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REAL ESTATEA GUIDE TO THE NAPLES REAL ESTATE INDUSTRY WEEK OF JANUARY 8-14, 2009 NAPLES FLORIDA WEEKLY B11A good year: Lely Resort developer takes stock of 2008 A rare breed indeedThe last of five residences available in Flamingo Hideaway at 395 Sixth Ave. S., this fourbedroom, 4-bath courtyard villa is two blocks from the beach in Old Naples. Features include 10-foot ceilings, bamboo floors, a cozy fireplace and gourmet kitchen and a traditional metal roof. The interior design, by Robert Brown of Atlanta, received a Florida Design Institute Award of Excellence. The 3,450-squarefoot home is offered fully furnished for $2,450,000. Jim Elson of John R. Wood Realtors is the listing agent. For Stock Development, 2008 was a very good year, according to CEO Brian Stock. The company reported 356 new home sales and 44 awards recognizing its communities of Lely Resort in Naples, Paseo in Fort Myers and Vivante in Punta Gorda. The companys new home sales volume reached $129.7 million for an average sale price of $365,000 per home, Mr. Stock said adding, We are building homes priced from under $200,000 to more than $1 million in three of Southwest Floridas most beautiful communities. More than 7,000 people toured the companys new home sales centers in 2008. Lely Resort and Paseo won Community of the Year honors, the first time a developer has received the honor simultaneously in Collier and Lee and counties. The company also won 5 Excel/Aurora Awards from the Southeast Building Conference, 18 Sand Dollar Awards from the Collier Building Industry Association and 21 Pinnacle Awards from the Lee Building Industry Association. It is especially gratifying to be recognized for excellence by your peers, said Claudine Lger-Wetzel, vice president of sales and marketing. Stock Development has received awards across a broad array of categories. We have won for our new home designs, lifestyle amenities, interior designs, marketing efforts and sales personnel. I think it reflects what a strong company Stock Development is in Southwest Florida. This winter, the developer will open new neighborhoods and new furnished model centers in both Lely Resort and Paseo. Altogether, 36 new furnished models will be open this month. FLORIDA WEEKLY STAFFCOURTESY PHOTOS The Village Center at Ole, Lely Resort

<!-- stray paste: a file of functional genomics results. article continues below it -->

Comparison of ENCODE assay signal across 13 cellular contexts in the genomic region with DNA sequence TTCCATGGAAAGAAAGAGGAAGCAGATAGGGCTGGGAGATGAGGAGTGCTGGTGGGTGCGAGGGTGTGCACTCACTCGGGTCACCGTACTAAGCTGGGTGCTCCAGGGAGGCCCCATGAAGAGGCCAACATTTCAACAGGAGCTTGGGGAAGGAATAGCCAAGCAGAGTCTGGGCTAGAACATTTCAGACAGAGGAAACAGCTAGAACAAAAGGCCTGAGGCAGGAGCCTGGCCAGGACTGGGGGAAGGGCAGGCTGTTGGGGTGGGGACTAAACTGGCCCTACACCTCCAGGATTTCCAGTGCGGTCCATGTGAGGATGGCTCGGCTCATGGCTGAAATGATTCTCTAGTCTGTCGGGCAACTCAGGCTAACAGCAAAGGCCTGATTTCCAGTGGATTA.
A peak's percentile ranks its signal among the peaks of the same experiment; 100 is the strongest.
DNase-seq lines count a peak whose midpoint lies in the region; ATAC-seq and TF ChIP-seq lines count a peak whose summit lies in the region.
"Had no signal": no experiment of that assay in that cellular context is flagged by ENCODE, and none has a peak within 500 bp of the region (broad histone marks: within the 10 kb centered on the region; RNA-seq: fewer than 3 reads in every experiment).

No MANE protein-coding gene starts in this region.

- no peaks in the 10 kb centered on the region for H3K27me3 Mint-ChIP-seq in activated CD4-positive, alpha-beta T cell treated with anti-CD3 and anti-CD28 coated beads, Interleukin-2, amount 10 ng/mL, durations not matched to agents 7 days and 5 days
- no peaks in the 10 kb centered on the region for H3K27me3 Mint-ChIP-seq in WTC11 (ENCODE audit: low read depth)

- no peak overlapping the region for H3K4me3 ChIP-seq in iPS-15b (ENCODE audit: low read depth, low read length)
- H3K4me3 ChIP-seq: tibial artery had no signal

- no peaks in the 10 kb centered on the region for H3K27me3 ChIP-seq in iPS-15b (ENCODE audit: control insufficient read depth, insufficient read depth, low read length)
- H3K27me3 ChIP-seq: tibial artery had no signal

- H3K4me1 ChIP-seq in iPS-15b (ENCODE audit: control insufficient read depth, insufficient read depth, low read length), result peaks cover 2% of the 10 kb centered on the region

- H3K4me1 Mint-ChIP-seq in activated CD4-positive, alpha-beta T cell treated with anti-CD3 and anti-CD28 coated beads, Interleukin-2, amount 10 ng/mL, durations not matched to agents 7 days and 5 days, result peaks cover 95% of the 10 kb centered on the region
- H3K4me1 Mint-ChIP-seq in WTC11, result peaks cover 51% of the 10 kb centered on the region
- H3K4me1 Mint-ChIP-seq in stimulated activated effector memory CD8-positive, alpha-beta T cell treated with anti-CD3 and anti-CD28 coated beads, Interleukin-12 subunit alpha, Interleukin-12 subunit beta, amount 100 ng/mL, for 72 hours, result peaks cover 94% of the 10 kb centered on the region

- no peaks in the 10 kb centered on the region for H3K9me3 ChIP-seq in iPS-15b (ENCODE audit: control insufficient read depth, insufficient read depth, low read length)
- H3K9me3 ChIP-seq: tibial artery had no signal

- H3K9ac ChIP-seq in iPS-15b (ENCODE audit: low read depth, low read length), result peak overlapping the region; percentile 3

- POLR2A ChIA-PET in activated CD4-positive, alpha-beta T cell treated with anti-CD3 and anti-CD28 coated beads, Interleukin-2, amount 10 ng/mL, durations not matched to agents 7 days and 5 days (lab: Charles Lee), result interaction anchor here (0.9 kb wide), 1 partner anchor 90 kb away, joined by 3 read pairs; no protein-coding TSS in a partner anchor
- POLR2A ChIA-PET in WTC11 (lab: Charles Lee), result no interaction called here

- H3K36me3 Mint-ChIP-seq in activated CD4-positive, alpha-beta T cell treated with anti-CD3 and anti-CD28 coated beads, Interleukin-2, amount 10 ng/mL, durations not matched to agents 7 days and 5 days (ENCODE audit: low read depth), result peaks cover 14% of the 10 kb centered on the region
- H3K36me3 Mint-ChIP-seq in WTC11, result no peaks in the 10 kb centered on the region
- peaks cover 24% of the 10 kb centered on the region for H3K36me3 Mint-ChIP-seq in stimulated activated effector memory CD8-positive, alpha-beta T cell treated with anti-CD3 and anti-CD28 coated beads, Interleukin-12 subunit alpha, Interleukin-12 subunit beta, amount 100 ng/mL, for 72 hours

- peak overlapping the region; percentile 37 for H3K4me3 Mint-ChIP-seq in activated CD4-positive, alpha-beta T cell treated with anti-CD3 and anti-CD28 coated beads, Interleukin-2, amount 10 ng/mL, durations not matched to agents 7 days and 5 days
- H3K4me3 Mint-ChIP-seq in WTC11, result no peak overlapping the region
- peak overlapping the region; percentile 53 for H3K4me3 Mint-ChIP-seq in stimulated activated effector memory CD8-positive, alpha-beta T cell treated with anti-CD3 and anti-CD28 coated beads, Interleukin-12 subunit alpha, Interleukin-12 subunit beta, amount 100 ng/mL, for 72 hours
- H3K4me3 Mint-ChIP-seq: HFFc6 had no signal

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www.FloridaWeekly.com NAPLES FLORIDA WEEKLYB12 BUSINESS WEEK OF JANUARY 8-14, 2009 IDC has free seminars, art exhibits on tapConstruction tops out 26 stories high on Tavira at Bonita BayThe International Design Center in Estero offers several free seminars to the public this month: Feng Shui for Business Success 2 p.m. Saturday, Jan. 10 Learn how to create spatial harmony in your office, retail space, showroom, business surroundings or in your home office using the ancient Chinese art of Feng Shui, presented by Sarasota design professional Jeannie Bloomfield. Find out how to align your environment with natures healing forces, clear your space, and improve energy. Sponsored by Azar Gallery Fine Rugs. Meet the Artists Selected for Artescape, 1 to 4 p.m. Saturday, Jan. 10 Meet the artists whose works have been selected for the Artescape Florida West 2009 Juried Fine Art and Fine Craft Exhibition I, the first exhibition in a series of three art competitions featuring twoand three-dimensional artworks at the Florida West Arts Showroom/Gallery. Mixing Your Family Antiques with New Design, 2 p.m. Saturday, Jan. 17 Linda Peterson of Southwest Florida College will present tips on how to blend old and new Florida designs and incorporate family heirlooms into your home. Sponsored by the Institute of Interior Design. Working with Floor Plans, 2 p.m. Saturday, Jan. 24 Learn how to measure furnishings and see how they will work in your home, presented by Linda Peterson of Southwest Florida College. Sponsored by the Institute of Interior Design. Construction of Tavira at Bonita Bay has topped out. The last major roof slab on the 26-story residential high-rise has been poured, and construction is on schedule with completion slated for next fall. The Lutgert C ompanies and Boran Craig Barber Engel Construction Co. Inc. broke ground for the building in October 2007. The sixth of eight high-rises planned along Estero Bay in Bonita Bay, Tavira is next to Estero Bay Park, one of three waterfront parks within the 2,400-acre master-planned community. The building will have a rooftop sunset terrace with views of Estero Bay, Bonita Beach and the Gulf of Mexico. Tavira will have four residences per floor, and accesscontrolled elevators will open into private entry foyers. Forty-three of Taviras 90 residences, including the two penthouses, have been sold. Remaining residences, offered in four floor plans, range from 3,517 square feet to 4,146 square feet of air-conditioned living space, with terraces providing an additional 546 square feet to 716 square feet. Interiors have 10-foot-tall ceilings, gas fireplaces and wood cabinetry. Screened terraces will be equipped with outdoor summer kitchens including electric grills, sinks and cabinetry. Home prices range from $1,606,000 to $2,853,000. The Lutg ert Companies has designed Taviras amenities, including two designer-furnished suites for overnight guests and a manager in residence, to cater to a SPECIAL TO FLORIDA WEEKLYcarefree lifestyle. Residents will enjoy a heated, resortstyle pool with lap lanes, oversized whirlpool, barbecue grills and outdoor bar with screened cabana and fireplace as well as a clubroom with bar and catering kitchen, a theater/ media room, card room, game room, and a health club with a fitness center complete with steam and massage rooms. Tavira will provide garage parking, climatecontrolled storage areas, bicycle storage, an automated car rinse and a highrise trash-sorting system that is accessed from each floor to electronically separate refuse and recyclables. The building includes structured wiring for highspeed voice/data/video cabling; impactresistant, tinted, insulated glass windows; storm shutters on screened terraces; and the latest eco-friendly refrigerant for the air-conditioning system. The Lutg ert Companies has been creating new experiences in luxury living for more than 40 years, completing nearly two-dozen luxury high-rises in Southwest Florida, including five at Bonita Bay. Sales are also under way for Esperia South at Bonita Bay, which opened in October 2007. Bonita Bay was included among Travel + Leisure Golfs top 100 golf communities in America in 2008, Links Magazines lists of Americas Premier Properties from 2006 through 2008, and Golf Connoisseurs 2007 list of the top 40 golf communities in America. Premier Properties of Southwest Florida, Inc., the residential real estate division of The Lutgert C ompanies, is the exclusive representative of The High-Rises at Bonita Bay. For more information, visit the Premier Properties Sales Center at the entrance to the community on U.S. 41 in Bonita Springs, call (866) 314-2838, or log onto www. BonitaBayHighRises.com. Tavira at Bonita Bay.COURTESY PHOTO